Picnic at Hanging Rock

The schoolgirls who disappeared on Valentine’s Day, 1900, the girls they left behind, a lesbian orphan among them, and the schoolmistress who went with them.

A Victorian mystery, down under.



The Last Wave

The first scene of desert schoolchildren pelted by heavy rain and hail on a cloudless day certainly recalls Hitchcock’s The Birds.

The main body of the film is intertwined with DeMille’s later The Ten Commandments, especially the plagues and the Red Sea but also Moses and Aaron at the court of Pharaoh.

The last scenes unmistakably evoke Reed’s The Third Man. Here, the South American character of the temple under the city is manifest.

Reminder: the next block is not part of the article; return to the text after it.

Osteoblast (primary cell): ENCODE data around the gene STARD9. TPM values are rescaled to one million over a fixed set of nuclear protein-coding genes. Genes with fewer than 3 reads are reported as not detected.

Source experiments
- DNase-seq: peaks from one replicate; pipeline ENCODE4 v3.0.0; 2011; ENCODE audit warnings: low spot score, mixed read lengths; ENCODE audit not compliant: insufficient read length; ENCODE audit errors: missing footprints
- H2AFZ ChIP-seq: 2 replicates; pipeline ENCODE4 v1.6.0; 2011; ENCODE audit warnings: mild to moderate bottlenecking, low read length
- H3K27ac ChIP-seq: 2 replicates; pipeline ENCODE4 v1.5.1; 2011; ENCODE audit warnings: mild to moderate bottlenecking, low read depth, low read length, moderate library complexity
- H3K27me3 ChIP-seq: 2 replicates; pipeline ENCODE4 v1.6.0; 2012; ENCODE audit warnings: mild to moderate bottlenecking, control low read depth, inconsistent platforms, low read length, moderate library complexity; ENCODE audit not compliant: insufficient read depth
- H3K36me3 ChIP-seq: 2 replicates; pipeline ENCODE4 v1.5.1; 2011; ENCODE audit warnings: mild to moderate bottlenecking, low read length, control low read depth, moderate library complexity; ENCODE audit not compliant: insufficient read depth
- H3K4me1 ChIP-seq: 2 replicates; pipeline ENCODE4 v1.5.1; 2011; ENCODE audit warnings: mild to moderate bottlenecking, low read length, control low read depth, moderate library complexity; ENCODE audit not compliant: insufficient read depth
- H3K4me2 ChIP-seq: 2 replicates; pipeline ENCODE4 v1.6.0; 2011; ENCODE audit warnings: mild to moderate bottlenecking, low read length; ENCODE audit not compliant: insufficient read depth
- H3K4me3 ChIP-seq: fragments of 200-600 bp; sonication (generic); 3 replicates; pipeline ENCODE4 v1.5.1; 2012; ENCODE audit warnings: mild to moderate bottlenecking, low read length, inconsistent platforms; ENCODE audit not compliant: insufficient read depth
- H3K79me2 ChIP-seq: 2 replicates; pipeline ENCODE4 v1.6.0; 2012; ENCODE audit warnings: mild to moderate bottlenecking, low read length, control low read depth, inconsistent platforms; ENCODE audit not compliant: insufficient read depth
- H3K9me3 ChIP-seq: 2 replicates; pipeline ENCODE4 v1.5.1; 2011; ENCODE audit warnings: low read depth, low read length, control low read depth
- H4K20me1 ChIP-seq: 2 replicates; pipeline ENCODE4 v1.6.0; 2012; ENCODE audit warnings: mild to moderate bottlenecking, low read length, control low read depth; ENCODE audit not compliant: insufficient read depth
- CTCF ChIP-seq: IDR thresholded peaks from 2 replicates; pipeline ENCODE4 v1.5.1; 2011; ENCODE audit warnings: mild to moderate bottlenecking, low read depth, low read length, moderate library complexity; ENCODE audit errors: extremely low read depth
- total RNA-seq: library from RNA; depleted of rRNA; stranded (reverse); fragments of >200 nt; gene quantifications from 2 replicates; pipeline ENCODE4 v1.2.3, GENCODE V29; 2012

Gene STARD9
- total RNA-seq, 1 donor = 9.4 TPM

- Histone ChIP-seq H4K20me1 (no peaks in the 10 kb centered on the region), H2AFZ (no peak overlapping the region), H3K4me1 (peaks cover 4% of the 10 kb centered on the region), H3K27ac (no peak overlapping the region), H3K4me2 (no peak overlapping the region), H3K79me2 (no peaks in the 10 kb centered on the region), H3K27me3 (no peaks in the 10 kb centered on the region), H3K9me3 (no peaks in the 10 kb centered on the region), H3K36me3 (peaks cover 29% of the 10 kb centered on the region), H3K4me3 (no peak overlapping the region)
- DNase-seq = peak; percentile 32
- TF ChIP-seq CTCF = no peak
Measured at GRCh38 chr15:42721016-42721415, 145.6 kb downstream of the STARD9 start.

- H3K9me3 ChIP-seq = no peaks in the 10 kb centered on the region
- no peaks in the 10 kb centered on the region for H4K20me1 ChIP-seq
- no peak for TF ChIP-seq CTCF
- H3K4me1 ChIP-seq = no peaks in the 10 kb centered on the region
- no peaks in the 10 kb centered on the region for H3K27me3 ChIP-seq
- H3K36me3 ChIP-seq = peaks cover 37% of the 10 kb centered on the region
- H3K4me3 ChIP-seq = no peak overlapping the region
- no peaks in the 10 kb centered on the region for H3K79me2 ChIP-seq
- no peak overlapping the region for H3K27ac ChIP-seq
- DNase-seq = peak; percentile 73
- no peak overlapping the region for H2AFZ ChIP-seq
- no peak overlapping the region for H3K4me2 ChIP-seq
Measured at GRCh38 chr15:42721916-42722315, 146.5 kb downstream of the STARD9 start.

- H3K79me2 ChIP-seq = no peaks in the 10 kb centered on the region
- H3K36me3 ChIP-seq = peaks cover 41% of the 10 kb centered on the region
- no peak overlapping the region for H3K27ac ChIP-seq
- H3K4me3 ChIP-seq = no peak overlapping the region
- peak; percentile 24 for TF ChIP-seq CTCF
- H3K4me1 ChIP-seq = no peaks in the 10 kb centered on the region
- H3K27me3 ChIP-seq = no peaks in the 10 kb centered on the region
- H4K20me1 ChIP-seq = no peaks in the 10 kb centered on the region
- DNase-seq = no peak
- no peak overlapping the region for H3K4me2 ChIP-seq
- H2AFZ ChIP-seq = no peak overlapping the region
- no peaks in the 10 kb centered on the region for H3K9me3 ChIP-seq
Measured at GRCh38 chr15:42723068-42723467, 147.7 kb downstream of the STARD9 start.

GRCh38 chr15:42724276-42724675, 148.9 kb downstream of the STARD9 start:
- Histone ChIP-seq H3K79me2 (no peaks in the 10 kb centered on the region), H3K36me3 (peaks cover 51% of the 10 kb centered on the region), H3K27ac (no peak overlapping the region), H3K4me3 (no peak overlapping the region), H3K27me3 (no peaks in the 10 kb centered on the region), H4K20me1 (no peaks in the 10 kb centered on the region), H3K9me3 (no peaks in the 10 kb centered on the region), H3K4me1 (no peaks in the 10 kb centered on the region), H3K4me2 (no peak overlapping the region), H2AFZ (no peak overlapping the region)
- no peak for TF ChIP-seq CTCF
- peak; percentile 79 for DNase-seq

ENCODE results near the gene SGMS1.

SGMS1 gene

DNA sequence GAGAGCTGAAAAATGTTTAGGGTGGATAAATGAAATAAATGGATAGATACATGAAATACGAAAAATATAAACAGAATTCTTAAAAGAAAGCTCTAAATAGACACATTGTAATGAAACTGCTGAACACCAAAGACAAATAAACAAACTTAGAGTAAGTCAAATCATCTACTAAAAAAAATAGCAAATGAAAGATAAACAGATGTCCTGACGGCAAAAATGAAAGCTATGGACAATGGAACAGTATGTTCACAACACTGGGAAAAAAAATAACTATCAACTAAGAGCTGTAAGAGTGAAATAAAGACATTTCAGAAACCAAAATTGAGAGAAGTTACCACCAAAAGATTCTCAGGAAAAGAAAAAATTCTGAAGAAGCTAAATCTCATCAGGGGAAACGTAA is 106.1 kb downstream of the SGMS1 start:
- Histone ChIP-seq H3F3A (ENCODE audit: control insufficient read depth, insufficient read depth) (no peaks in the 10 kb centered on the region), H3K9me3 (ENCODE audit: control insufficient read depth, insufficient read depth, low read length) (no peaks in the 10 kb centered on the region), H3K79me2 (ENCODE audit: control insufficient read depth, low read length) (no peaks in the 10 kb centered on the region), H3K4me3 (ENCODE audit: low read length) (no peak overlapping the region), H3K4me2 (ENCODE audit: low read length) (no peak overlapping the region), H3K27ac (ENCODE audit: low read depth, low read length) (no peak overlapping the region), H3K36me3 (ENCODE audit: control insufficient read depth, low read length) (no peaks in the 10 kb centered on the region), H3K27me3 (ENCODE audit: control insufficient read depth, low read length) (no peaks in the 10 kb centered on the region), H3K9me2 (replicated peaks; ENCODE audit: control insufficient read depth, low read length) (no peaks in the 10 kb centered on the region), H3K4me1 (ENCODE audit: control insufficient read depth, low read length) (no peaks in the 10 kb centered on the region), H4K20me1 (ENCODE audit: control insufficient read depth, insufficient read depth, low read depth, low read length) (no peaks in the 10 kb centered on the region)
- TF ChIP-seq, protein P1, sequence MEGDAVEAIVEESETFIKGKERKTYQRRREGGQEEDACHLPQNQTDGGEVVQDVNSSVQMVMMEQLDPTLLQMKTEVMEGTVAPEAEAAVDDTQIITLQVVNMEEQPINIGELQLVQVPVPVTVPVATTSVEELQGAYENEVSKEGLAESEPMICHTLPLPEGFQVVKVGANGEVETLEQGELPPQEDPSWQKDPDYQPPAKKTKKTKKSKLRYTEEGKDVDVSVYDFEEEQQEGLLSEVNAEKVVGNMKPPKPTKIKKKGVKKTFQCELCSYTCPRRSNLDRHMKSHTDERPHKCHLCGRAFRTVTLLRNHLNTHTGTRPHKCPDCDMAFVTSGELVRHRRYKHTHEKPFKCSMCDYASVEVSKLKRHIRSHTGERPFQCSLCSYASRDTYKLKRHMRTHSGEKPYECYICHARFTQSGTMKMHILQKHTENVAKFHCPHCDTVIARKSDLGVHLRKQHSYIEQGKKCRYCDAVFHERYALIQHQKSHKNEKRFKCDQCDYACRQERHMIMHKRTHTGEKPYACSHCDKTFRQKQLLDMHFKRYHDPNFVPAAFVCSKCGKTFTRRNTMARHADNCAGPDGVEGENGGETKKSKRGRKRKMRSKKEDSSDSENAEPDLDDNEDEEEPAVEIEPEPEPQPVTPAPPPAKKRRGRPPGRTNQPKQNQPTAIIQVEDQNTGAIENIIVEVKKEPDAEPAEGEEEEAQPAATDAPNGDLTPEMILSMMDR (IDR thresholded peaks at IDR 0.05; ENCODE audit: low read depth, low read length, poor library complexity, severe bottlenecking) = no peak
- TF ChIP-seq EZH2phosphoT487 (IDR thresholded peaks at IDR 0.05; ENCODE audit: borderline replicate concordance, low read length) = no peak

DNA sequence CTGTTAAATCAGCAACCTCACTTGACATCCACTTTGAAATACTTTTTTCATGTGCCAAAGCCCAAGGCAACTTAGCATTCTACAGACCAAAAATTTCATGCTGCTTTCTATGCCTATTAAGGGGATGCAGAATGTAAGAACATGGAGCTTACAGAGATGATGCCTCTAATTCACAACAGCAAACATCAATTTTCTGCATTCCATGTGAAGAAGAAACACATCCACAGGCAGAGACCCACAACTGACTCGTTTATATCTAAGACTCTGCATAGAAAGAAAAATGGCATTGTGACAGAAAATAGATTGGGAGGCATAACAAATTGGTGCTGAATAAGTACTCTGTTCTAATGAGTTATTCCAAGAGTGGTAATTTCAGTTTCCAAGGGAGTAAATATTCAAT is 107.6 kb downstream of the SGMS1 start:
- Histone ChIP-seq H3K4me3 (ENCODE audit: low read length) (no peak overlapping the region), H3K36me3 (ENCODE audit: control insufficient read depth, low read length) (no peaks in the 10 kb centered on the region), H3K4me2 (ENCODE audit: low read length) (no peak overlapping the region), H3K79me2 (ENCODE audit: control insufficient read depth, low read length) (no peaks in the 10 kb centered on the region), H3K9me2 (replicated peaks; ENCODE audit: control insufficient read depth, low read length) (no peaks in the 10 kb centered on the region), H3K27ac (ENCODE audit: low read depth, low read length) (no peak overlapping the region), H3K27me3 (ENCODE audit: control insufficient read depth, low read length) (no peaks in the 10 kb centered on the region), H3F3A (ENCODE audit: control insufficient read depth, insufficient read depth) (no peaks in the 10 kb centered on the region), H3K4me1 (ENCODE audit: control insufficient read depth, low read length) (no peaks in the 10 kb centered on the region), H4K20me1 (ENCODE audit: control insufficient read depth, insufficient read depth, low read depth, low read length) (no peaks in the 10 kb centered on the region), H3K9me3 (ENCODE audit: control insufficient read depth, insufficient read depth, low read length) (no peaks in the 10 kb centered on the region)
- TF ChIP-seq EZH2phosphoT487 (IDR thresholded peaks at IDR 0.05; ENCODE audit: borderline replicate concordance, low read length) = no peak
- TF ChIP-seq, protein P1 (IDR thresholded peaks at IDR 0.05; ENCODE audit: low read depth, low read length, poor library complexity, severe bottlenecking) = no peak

A salutary explication of Tony Richardson’s The Charge of the Light Brigade, since at the time it could not be understood by critics at all.


The Year of Living Dangerously

This is a complicated account or reckoning of accounts, or, if you prefer, a joke on Luke 3:10, cited in the film (“And the people asked him, saying, What shall we do then?”). From that point of view, the beauty is in the long strands of narrative exposition as the disaster unfolds.

Taken more seriously, Weir shows that he is very easy with sidebars and ambience. In a few short seconds, his hotshot foreign correspondents are revealed as camp followers, a quick look tells a long story, the interior of a car on a very rainy day is what is known as a genre picture of various textures and aerial perspectives, in technical terms.